Good evening. This article could be in the NI section, although it's really about a United Ireland. It's about NI attitudes to us and ROI attitudes to them. Hence, us and them. I'd like to put it in the NI forum, but it would appear that NI threads are banned from general viewing, locked up in a cabinet, no doubt in some downstairs WC with a 'beware of the leopard' sign to provide further protection.
I find this slightly disheartening. I recall there have been many issues in the past where the site was inundated with hate threads based in the NI forum, something the site doesn't need. Nonetheless, is there not a possibility that we could try to return the forum to the front page on a trial basis?
Perhaps this thread may be a template for things to come. In a previous thread on much the same subject I did ask the posters to treat the thread with just a little bit of respect, and you know what, that's exactly what happened. The advantage I have is that I can happily be an idiot on these kinds of threads, asking naive questions (being naive) and not get trolled to death.
Eh? Oh yeah, the actual thread. My thesis is that we have had three ages in relationships in the modern era, as outlines below.
In the first age that comprises the 70's, 80's and early 90's we had abject negativity on both sides of the border. I would suggest that the majority of residents in ROI wanted nothing to do with NI on the basis of the threat of violence coming down south. Which reminds me, with very notable exceptions, why was there no loyalist campaign down south? Maybe for another thread....
Similarly, for NI, the vast majority wanted nothing to do with ROI. This also include a sizeable minority of Catholics whose attitude was based not only that ROI was an economic backwater, but that all the joys of free sex, contraception and other niceties were banned in the south.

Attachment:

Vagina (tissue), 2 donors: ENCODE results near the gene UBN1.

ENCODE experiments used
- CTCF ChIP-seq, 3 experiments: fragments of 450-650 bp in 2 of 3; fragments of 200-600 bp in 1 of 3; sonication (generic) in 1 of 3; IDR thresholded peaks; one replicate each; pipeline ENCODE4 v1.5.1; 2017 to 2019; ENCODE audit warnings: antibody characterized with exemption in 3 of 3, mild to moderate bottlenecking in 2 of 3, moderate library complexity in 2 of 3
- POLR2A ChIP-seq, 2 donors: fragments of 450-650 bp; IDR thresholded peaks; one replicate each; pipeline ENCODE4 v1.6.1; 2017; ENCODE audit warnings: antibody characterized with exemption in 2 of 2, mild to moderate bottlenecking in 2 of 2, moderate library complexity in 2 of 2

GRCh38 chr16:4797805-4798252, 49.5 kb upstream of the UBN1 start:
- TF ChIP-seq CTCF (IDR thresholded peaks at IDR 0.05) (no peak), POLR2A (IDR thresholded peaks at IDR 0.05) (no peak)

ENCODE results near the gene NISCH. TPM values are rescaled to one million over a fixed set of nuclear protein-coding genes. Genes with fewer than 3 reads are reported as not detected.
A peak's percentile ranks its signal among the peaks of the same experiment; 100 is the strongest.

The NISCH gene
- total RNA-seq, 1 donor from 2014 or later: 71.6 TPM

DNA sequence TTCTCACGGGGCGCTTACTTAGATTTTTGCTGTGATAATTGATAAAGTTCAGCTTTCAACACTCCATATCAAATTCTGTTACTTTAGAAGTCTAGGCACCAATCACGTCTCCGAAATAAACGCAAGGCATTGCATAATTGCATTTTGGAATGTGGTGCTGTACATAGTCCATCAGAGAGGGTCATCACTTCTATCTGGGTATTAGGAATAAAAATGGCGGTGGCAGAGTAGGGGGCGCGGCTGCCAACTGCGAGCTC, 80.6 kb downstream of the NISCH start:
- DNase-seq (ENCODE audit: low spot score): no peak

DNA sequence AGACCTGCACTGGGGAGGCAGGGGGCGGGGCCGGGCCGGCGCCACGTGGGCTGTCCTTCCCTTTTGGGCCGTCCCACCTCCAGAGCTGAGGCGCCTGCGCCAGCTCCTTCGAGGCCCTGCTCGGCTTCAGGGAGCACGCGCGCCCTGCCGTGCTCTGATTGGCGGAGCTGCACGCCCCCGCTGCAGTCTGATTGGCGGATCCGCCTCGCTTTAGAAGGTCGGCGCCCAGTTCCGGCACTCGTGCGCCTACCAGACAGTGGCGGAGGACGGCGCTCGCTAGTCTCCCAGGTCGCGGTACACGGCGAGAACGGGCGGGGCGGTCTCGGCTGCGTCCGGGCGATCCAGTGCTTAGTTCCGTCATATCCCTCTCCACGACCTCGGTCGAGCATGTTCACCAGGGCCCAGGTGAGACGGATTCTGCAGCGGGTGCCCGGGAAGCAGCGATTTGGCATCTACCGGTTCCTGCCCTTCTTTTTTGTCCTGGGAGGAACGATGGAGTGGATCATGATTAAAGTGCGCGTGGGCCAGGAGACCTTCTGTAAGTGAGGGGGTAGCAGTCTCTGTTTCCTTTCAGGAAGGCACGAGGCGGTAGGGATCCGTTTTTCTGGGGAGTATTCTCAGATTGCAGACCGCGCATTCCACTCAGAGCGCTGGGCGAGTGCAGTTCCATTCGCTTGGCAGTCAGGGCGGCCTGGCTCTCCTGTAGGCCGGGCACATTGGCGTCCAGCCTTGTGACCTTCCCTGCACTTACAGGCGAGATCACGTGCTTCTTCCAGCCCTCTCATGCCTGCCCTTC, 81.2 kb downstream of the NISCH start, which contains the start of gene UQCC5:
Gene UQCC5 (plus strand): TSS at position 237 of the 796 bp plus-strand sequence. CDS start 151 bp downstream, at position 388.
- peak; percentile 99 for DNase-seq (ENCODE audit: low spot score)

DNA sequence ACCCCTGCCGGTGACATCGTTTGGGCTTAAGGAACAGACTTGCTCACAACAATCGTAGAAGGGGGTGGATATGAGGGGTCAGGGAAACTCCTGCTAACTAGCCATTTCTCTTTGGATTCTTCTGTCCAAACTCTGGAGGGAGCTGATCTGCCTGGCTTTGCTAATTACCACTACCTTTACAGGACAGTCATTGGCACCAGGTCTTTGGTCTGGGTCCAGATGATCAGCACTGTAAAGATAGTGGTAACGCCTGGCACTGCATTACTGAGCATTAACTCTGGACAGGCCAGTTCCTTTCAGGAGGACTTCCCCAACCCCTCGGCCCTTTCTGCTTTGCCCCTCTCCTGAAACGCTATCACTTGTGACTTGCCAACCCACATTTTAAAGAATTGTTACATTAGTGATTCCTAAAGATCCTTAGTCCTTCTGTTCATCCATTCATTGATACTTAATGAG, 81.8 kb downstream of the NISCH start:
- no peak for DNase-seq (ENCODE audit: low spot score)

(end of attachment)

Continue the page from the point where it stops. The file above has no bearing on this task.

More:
In the second age in the late 90's and 00's we had a bit of a sea change. This was in the middle of house-flipping boom. NI looked upon ROI as being some sort of weird dream where the ugly bastard love child becomes a prince, and we looked upon NI with some sort of happy benevolence now that the Troubles appeared to over. Will we ever see the likes of those times again?
Now we are in the third age. Interestingly enough, the smug grins north of the border as our economy imploded, have been replaced with frowns as the moron developers who led our property bubble were as active north of the border as they were south. In short, both countries appear to be in the you-know-what only being kept afloat by massive capital injections by our supposed benefactors.
So in 2013 where is the relationship now? Leaving aside the political and religious differences, a big ask I know, we find that economically, we are as welded to hip more than ever. I'm up in Belfast every week and find NI a great place to do business in. My opinion is that the economic connections are far and above the most important element in our relationships. But as of now, culturally, it suits the politicians to allow things to continue as they are with no great plan for any further integration.